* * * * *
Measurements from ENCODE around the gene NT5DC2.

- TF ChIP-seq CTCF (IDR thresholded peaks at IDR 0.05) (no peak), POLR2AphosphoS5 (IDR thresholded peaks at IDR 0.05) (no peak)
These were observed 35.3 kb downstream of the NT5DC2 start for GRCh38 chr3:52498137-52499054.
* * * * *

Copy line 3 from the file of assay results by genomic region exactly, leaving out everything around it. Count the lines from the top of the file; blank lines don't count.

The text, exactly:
These were observed 35.3 kb downstream of the NT5DC2 start for GRCh38 chr3:52498137-52499054.